Big Tech

Pro-Putin Chinese tech giants put foreign investors in a difficult position 

China’s private technology groups, such as Tencent, Sina Weibo and ByteDance, are playing a critical role in spreading official misinformation about Russia’s invasion of Ukraine. The pro-Putin position of these tech companies is problematic for their foreign investors, as such sentiment conflicts with corporate and social responsibility commitments and public statements condemning the war. 

At the beginning of the conflict false reports of Ukraine’s president Zelensky fleeing Kyiv and Ukrainian troops surrendering were widely disseminated across the internet platforms of these tech giants, whilst this week Russian disinformation reports of US-run biological laboratories in Ukraine with “large quantities of dangerous viruses” were widely repeated.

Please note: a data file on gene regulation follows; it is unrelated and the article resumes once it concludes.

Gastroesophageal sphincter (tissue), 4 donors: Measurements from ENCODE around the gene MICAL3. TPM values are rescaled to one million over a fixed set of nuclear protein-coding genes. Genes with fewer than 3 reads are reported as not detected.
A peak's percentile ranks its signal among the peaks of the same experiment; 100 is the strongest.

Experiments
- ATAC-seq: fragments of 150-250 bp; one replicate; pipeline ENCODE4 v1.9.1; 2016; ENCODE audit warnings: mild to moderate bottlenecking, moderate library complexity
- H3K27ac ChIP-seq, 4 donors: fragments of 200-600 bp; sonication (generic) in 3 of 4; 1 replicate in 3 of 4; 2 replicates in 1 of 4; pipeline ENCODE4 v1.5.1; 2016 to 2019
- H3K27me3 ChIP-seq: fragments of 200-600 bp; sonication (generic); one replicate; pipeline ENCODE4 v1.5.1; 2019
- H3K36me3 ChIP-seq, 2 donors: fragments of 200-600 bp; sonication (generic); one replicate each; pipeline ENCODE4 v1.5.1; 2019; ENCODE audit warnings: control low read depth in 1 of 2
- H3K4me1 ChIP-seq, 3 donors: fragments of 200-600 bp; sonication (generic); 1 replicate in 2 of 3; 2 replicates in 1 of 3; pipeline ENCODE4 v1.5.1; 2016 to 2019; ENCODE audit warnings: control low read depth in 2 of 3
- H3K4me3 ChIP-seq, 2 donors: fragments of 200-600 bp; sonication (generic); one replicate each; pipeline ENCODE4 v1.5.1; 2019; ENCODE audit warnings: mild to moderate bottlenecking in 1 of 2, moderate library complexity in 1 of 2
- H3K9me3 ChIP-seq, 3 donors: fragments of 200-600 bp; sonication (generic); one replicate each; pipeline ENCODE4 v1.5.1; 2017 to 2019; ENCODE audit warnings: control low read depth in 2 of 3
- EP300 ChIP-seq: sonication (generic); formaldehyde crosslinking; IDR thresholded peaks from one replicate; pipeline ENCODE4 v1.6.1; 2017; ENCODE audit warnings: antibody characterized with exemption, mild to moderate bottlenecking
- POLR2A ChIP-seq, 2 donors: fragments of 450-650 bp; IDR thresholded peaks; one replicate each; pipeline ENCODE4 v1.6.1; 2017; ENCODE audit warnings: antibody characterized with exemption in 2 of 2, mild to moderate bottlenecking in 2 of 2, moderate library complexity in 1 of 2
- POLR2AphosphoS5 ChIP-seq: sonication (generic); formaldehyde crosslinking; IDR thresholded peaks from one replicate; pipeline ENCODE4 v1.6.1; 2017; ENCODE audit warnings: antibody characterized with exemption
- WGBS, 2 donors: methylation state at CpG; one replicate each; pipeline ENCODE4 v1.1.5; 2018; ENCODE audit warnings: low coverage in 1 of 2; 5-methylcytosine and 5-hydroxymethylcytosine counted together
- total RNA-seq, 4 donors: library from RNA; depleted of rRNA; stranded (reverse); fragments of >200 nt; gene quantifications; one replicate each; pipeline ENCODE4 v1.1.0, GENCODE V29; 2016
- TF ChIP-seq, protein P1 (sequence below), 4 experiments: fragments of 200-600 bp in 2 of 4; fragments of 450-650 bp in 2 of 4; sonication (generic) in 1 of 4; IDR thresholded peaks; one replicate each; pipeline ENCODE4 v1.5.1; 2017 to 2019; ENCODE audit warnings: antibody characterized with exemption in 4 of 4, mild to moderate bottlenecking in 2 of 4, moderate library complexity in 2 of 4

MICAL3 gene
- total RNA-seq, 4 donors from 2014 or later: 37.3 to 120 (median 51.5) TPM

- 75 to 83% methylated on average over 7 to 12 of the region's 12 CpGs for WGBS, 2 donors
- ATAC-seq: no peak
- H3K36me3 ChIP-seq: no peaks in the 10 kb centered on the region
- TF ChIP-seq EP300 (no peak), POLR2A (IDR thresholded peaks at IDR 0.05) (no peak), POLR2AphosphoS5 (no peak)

Tech companies find themselves in a unique position in this conflict as their services have become invaluable resources and their platforms virtual battlegrounds. Whilst Western tech giants such as Apple and Meta have restricted their services and publicly condemned the war, their Chinese counterparts are refusing to do the same. Foreign investors in the Chinese market undoubtedly face difficult decisions in the weeks ahead.

Musk wants to break free

Tesla boss Elon Musk has reportedly filed documents to federal court in the US, asking a judge to terminate the agreement he had previously agreed with the Securities and Exchange Commission (SEC).